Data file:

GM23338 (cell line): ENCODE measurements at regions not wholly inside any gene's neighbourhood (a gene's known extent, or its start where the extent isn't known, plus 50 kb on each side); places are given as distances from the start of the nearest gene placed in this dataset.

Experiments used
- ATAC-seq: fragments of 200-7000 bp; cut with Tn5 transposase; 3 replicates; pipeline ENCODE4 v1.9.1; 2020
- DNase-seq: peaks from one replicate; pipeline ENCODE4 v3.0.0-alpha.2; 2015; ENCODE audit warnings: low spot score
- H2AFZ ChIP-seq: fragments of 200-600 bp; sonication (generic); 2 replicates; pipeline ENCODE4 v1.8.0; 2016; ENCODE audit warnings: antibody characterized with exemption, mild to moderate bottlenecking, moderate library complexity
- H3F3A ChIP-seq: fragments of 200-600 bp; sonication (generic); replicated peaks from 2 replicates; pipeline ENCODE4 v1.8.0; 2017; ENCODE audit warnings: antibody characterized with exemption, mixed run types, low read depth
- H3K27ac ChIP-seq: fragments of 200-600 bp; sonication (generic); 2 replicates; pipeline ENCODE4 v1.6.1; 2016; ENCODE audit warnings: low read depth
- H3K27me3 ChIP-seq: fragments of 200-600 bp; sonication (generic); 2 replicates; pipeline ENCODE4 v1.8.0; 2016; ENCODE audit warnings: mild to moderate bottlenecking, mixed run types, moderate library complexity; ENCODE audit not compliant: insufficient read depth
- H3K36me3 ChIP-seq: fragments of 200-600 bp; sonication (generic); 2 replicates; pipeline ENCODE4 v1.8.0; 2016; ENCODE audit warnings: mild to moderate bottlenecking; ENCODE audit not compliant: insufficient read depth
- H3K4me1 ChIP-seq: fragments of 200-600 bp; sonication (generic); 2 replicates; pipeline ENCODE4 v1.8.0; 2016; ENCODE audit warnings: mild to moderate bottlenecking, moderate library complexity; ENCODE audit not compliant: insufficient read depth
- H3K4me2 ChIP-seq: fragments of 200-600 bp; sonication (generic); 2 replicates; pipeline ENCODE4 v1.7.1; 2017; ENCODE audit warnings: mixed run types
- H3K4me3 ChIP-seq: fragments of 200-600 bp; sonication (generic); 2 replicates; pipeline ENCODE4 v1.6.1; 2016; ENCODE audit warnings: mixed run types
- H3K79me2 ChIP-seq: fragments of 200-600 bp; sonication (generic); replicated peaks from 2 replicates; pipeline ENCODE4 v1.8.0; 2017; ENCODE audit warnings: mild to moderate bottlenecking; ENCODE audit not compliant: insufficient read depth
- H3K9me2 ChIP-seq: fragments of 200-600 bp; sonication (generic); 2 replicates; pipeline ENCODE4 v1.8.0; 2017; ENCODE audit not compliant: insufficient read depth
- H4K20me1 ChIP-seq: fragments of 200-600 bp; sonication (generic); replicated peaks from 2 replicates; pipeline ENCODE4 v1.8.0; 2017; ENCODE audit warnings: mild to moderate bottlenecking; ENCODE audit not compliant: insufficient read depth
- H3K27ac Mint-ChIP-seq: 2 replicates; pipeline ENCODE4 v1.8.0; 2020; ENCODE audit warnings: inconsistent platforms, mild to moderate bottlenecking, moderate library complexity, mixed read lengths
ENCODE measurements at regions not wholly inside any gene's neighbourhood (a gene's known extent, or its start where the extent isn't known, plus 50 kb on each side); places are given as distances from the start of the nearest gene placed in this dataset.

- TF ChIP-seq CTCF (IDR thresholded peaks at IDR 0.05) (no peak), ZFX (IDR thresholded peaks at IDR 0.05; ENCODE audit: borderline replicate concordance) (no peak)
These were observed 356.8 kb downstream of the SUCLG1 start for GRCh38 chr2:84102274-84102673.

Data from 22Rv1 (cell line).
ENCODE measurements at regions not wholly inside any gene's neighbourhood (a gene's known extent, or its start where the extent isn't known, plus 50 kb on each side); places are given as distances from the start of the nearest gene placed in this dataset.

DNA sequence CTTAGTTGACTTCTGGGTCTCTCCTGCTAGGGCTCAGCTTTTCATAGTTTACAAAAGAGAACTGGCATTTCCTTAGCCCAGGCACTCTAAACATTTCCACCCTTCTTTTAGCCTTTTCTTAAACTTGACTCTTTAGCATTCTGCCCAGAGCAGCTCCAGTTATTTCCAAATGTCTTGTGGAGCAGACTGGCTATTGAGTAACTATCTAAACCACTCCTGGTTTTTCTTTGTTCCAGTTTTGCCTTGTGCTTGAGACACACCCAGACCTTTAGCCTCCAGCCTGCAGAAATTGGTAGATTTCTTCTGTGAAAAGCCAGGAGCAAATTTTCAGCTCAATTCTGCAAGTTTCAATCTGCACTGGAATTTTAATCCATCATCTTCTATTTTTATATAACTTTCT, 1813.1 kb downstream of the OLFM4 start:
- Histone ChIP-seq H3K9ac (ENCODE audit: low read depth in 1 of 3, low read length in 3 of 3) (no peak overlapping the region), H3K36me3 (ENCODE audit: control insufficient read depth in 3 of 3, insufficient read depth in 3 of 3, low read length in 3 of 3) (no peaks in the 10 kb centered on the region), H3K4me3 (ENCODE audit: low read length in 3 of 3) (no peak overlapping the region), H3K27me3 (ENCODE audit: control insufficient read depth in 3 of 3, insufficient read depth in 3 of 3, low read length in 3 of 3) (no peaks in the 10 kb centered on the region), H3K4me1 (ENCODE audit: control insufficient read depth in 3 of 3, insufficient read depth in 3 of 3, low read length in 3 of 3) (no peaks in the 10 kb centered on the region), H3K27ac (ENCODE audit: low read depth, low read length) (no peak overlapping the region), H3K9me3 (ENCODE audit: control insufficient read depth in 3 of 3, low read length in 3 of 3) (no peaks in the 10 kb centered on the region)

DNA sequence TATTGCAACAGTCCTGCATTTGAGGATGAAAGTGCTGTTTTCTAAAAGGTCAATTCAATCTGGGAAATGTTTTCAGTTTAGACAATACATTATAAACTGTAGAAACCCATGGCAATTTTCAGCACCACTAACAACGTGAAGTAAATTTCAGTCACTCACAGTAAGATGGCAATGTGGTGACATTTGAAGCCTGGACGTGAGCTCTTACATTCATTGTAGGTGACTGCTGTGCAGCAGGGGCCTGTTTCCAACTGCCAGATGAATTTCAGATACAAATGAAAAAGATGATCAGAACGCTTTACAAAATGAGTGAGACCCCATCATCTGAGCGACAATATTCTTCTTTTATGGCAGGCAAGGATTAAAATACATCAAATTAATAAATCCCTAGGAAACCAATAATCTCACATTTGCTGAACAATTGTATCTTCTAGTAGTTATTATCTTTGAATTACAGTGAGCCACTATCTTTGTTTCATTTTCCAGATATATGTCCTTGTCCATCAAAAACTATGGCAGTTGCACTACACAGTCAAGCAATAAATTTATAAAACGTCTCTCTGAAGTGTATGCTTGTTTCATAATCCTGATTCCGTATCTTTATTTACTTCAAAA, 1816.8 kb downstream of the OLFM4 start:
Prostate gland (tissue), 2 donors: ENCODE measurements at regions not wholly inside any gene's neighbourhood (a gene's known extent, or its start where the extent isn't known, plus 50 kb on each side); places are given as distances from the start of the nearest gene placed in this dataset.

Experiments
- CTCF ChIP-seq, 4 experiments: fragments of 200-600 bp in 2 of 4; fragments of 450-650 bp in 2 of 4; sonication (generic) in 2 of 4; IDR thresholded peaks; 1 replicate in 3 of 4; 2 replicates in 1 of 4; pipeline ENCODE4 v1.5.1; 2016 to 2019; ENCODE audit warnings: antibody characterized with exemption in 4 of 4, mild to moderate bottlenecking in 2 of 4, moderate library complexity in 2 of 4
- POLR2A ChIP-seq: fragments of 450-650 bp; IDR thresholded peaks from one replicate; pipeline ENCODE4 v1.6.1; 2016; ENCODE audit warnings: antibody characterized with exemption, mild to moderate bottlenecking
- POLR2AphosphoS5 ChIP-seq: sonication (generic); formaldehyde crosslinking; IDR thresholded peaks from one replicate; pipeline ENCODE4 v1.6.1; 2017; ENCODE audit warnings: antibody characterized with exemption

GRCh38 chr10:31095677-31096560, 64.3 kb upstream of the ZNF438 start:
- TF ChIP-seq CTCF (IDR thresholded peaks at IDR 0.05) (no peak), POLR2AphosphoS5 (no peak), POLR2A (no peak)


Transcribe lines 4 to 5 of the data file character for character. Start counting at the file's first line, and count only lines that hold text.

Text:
- DNase-seq: peaks from one replicate; pipeline ENCODE4 v3.0.0-alpha.2; 2015; ENCODE audit warnings: low spot score
- H2AFZ ChIP-seq: fragments of 200-600 bp; sonication (generic); 2 replicates; pipeline ENCODE4 v1.8.0; 2016; ENCODE audit warnings: antibody characterized with exemption, mild to moderate bottlenecking, moderate library complexity